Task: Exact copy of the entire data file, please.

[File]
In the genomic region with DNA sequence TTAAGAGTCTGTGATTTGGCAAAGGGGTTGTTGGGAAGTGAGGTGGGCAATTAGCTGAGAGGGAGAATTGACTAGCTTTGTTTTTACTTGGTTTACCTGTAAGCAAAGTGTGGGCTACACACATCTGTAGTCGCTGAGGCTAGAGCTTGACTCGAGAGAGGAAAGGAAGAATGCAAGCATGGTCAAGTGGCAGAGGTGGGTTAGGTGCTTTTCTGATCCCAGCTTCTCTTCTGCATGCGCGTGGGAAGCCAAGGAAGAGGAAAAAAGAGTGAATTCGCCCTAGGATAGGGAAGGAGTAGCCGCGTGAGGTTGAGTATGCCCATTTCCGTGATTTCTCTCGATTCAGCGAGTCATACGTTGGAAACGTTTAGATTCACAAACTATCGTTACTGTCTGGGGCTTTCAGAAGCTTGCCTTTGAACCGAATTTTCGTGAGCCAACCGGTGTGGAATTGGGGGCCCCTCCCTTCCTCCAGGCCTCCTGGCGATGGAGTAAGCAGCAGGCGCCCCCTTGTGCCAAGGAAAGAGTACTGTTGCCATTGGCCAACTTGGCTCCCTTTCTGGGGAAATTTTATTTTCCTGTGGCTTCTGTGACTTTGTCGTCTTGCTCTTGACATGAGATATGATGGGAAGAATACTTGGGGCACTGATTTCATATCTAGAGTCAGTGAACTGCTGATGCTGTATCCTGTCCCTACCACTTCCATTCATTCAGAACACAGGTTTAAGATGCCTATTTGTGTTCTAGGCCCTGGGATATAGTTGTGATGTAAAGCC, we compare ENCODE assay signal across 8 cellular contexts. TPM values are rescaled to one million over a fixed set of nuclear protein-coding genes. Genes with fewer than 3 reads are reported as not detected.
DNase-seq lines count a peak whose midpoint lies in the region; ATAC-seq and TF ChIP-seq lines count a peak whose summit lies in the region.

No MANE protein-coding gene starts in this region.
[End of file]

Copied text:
In the genomic region with DNA sequence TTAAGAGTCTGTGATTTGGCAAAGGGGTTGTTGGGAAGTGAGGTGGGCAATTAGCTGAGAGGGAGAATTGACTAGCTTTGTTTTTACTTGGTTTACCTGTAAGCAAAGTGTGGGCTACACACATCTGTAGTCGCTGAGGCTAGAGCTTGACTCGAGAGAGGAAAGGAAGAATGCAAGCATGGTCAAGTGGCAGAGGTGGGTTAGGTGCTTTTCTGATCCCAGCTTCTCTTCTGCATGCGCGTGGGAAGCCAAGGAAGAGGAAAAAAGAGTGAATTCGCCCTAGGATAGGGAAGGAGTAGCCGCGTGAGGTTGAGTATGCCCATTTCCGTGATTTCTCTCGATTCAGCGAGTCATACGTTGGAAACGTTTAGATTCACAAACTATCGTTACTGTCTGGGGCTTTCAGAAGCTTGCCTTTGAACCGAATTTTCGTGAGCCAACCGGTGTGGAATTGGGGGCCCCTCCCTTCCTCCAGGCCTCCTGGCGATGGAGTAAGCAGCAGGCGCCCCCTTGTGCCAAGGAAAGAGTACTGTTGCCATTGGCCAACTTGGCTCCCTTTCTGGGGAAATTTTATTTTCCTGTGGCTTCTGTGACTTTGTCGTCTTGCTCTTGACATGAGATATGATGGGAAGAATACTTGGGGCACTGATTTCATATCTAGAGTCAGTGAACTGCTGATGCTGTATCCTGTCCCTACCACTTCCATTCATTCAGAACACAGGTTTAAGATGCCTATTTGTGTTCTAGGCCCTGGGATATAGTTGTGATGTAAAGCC, we compare ENCODE assay signal across 8 cellular contexts. TPM values are rescaled to one million over a fixed set of nuclear protein-coding genes. Genes with fewer than 3 reads are reported as not detected.
DNase-seq lines count a peak whose midpoint lies in the region; ATAC-seq and TF ChIP-seq lines count a peak whose summit lies in the region.

No MANE protein-coding gene starts in this region.